Mobile friendliness tops Google search factors to watch in 2016 [MOZ SURVEY]
Mobile friendliness is the top search factor to watch over the next 12 months, according to 150 industry experts who took part in a major new survey.
Members of the search community responding to the bi-annual MOZ Search Engine Ranking Correlation Study and Expert Survey 2015 put mobile compatibility ahead of other important metrics likely to have a bigger influence on search engine results.
The mobile friendly update is arguably Google’s most important algorithm adjustment so far this year.
Since the update was rolled out in April, sites that fail Google’s mobile friendly test have seen their rankings on mobile devices take a big hit.
Dubbed “Mobilegeddon” ahead of its release, Google said the mobile friendly update would be bigger than Panda and Penguin. An analysis of 25,000 leading sites suggested that up to 40 per cent would be adversely affected.
An overwhelming 88 per cent of respondents to the MOZ survey expected mobile friendly to have a more noticeable impact on search over the next 12 months, putting it ahead of the analysis of a page or site’s perceived value (81 per cent); the quality or quantity of instant answers provided by SERPs (79 per cent); and usage data, such as clickthrough and dwell time (67 per cent).
Readability, usability and design (67 per cent); structured data (65 per cent); and association with popular mobile apps (64 per cent) were also predicted to play a more important role in where pages rank in search.
Respondents expected the effectiveness of paid links and the influence of anchor text to have less bearing on search results. Factors likely to remain the same included internal links, domain authority and social signals.
The MOZ survey comes as Google continues the steady roll out of its latest Panda update. Panda 4.2 is part of Google’s ongoing effort to improve the standard of the pages it returns in search. The aim is to reward sites that provide a genuinely superior experience for users.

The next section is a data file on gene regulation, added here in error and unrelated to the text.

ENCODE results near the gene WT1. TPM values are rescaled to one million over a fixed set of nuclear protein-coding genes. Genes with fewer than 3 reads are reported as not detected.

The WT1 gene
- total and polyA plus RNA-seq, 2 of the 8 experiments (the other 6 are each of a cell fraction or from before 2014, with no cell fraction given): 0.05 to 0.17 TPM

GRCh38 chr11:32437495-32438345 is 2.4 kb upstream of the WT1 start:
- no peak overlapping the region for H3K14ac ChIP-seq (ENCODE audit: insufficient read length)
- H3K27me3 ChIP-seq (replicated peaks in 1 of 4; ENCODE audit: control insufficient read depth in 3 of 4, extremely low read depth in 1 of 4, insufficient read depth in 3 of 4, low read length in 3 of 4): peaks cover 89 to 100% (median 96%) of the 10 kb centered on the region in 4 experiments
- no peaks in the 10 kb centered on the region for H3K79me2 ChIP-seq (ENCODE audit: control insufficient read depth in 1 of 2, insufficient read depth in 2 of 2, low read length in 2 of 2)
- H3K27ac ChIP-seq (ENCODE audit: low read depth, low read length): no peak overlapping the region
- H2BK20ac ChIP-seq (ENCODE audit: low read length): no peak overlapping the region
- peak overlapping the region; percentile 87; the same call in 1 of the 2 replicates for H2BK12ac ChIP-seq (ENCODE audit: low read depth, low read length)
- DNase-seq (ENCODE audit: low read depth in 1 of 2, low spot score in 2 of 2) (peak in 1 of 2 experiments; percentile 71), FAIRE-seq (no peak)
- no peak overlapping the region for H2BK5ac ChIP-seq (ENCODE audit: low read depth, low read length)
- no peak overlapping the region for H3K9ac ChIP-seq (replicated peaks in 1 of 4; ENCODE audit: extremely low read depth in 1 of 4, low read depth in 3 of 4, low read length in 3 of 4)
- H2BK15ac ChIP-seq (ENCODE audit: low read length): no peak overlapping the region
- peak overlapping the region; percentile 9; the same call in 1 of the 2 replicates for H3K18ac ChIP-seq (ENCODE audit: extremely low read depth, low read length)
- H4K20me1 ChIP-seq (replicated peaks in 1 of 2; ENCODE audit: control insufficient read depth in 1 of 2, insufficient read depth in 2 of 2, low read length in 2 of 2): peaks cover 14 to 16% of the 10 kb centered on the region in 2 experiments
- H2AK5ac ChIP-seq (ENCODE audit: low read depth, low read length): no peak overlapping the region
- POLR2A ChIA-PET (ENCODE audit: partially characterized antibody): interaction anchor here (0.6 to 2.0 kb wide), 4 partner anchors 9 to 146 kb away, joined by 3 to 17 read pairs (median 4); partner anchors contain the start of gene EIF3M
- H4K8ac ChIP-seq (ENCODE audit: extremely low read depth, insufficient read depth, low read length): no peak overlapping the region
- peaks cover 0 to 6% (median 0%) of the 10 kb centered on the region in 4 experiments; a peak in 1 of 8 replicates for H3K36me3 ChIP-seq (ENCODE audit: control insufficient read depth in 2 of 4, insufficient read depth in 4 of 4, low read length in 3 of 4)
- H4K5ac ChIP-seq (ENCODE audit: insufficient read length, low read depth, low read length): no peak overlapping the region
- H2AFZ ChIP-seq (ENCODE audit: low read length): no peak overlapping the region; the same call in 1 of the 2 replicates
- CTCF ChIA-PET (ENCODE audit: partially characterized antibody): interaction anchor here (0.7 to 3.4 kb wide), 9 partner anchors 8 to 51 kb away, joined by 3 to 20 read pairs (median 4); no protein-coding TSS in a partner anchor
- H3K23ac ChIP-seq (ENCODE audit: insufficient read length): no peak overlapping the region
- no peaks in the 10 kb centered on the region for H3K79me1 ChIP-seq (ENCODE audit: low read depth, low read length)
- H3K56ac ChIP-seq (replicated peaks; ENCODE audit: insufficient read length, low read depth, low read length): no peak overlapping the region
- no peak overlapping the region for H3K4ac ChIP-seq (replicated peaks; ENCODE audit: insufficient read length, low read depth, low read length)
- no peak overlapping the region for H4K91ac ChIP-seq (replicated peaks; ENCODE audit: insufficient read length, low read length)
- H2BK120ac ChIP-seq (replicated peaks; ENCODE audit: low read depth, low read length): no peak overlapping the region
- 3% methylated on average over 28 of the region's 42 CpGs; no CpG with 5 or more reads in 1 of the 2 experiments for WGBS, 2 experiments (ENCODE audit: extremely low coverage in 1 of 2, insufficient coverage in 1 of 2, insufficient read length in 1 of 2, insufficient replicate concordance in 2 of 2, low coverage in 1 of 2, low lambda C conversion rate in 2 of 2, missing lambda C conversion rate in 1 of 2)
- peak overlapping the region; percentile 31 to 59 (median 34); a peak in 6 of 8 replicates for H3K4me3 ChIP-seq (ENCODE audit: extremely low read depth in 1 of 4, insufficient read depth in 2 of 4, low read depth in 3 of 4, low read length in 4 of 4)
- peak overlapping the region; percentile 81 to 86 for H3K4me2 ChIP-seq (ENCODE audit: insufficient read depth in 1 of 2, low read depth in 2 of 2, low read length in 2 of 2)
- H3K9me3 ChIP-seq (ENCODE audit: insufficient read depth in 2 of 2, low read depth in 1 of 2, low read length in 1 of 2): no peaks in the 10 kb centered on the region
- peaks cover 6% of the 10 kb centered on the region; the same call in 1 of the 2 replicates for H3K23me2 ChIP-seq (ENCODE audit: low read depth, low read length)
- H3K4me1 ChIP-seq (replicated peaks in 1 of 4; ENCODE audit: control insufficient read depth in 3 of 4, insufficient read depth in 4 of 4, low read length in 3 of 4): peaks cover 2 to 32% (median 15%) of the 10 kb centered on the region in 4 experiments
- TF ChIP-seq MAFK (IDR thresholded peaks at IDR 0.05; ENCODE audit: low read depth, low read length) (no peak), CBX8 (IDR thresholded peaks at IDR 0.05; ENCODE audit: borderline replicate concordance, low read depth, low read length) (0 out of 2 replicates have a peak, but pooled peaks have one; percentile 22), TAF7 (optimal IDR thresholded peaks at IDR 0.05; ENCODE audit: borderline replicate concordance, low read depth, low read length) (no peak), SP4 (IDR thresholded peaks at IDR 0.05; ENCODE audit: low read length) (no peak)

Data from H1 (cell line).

This means that more in-depth, higher quality editorial content; richer media, such as graphics and video; and user-friendly design will have an increasingly important role to play in really effective search campaigns.
The shift that has taken place in content marketing towards quality over quantity has been largely driven by Google’s Panda updates. As Google develops more reliable quality metrics content marketing strategies will continue to move in that direction.
As well as canvassing search experts, MOZ also crunched the data and looked at the factors with the strongest correlation to good search performance.
One of the most interesting findings from the correlation study was the declining relevance of keywords. Since Hummingbird, the role of keywords in building an effective content strategy has changed significantly.
Primary keywords are still extremely valuable when it comes to providing direction for the content you create, but the quality and relevance of that content is now more important than the actual presence of those keywords.
“We continue to see lower correlations between on-page keyword use and rankings,” Cyrus Shepard, director of audience at MOZ, said in a blog post.
“This could likely be because Google is smarter about what pages mean (through related keywords, synonyms, close variants, and entities) without relying on exact keyword phrases.”
Since Hummingbird, Google is looking at all the words in a search query rather than just a few keywords. It is also returning results based on the assumed meaning behind queries, which makes the particular words and phrases used less important.